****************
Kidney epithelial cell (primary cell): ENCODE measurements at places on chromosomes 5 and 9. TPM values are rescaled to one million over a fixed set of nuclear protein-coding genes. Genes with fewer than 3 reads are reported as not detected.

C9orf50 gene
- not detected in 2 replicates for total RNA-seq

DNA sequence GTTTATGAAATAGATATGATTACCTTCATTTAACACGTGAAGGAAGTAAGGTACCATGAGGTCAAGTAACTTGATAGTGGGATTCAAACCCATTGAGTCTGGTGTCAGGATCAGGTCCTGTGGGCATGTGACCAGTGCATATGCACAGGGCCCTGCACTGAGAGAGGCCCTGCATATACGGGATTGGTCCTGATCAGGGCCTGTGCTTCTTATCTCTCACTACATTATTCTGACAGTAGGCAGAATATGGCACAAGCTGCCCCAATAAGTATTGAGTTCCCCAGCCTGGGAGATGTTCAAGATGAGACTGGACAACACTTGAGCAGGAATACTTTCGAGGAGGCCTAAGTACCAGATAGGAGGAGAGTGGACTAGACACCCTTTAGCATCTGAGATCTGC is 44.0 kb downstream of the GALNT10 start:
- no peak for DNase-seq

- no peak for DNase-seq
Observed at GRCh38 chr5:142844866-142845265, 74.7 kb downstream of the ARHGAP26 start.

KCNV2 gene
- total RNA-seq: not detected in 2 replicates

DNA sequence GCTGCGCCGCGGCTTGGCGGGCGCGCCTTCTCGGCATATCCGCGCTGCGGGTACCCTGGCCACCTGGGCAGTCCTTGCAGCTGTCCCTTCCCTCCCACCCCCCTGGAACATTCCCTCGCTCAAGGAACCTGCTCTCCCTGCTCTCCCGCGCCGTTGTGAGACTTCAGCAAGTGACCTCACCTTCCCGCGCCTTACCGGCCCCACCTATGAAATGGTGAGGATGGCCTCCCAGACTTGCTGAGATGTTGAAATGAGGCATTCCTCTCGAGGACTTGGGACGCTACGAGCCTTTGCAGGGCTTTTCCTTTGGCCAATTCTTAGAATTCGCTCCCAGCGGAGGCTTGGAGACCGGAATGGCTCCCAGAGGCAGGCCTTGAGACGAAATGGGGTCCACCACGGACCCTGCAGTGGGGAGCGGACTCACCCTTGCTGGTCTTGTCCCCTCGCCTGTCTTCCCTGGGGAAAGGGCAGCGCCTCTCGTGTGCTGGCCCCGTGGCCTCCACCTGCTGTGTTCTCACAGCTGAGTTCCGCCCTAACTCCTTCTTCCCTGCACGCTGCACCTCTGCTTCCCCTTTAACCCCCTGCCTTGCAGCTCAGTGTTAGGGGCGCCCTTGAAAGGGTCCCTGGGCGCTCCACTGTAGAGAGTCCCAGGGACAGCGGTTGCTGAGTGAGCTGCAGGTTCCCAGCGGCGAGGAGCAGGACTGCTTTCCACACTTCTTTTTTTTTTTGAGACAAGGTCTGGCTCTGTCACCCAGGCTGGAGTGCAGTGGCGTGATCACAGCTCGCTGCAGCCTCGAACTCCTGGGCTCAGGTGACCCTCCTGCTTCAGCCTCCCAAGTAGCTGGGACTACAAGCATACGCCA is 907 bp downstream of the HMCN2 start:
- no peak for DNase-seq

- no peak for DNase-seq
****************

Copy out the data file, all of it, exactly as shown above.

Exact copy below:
Kidney epithelial cell (primary cell): ENCODE measurements at places on chromosomes 5 and 9. TPM values are rescaled to one million over a fixed set of nuclear protein-coding genes. Genes with fewer than 3 reads are reported as not detected.

C9orf50 gene
- not detected in 2 replicates for total RNA-seq

DNA sequence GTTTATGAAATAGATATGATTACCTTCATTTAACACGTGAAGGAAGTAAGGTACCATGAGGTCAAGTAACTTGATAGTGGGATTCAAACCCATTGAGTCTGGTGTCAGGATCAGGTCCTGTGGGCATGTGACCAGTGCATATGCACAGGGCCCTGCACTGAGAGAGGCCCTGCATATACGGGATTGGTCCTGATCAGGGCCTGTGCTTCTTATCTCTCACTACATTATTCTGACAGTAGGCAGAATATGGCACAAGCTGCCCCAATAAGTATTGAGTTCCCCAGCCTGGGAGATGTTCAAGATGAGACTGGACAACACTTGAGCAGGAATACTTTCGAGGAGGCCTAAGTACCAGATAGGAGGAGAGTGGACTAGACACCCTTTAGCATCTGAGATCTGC is 44.0 kb downstream of the GALNT10 start:
- no peak for DNase-seq

- no peak for DNase-seq
Observed at GRCh38 chr5:142844866-142845265, 74.7 kb downstream of the ARHGAP26 start.

KCNV2 gene
- total RNA-seq: not detected in 2 replicates

DNA sequence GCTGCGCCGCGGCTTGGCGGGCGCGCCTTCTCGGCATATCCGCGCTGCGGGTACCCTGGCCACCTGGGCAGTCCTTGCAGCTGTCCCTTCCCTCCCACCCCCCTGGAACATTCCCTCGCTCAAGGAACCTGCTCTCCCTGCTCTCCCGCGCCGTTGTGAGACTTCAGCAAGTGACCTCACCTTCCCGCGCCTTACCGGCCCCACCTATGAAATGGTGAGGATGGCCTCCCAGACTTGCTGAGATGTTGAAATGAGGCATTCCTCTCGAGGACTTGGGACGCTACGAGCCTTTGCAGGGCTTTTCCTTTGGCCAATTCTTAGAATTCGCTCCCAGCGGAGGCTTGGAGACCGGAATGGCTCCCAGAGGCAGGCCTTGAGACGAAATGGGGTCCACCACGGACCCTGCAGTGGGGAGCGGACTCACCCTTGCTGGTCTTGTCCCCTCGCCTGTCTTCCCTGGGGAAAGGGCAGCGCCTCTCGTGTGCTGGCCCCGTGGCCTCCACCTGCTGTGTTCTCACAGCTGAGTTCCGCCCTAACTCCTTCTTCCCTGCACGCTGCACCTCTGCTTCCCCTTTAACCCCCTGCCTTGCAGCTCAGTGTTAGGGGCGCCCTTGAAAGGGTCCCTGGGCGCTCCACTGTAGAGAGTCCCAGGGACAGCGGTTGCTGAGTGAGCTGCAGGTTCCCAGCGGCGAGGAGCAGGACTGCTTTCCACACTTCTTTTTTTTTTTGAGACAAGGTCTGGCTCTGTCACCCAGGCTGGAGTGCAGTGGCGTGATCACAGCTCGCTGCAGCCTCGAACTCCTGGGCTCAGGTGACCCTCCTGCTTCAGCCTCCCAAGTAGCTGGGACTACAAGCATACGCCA is 907 bp downstream of the HMCN2 start:
- no peak for DNase-seq

- no peak for DNase-seq